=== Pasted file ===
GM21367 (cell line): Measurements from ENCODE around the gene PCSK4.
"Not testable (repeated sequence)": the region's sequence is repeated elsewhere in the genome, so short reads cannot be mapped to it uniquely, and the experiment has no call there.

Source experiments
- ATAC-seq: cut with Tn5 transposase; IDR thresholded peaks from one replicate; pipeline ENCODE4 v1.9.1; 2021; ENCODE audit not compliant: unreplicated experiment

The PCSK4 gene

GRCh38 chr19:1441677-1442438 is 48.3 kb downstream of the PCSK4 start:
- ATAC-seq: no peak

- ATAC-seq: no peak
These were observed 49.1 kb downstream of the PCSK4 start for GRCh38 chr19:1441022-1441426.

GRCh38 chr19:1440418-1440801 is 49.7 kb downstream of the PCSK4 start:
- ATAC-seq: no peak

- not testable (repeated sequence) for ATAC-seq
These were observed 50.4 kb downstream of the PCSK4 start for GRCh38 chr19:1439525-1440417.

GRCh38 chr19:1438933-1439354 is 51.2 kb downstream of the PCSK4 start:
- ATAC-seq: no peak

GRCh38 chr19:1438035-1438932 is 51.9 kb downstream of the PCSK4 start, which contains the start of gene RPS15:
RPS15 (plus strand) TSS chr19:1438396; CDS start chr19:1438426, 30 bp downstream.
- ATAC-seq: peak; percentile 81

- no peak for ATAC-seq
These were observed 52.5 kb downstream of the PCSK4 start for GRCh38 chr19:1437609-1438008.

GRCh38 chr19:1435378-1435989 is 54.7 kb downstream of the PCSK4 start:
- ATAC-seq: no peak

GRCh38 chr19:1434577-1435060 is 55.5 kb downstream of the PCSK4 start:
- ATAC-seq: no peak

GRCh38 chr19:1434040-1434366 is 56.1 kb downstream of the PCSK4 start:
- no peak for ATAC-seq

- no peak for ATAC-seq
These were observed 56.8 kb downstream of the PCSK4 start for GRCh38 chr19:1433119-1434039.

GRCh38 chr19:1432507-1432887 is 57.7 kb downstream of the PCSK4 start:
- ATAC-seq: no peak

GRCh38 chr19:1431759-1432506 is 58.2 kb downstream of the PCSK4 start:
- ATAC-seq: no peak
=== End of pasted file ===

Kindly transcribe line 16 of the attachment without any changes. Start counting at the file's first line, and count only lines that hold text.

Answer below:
GRCh38 chr19:1438035-1438932 is 51.9 kb downstream of the PCSK4 start, which contains the start of gene RPS15: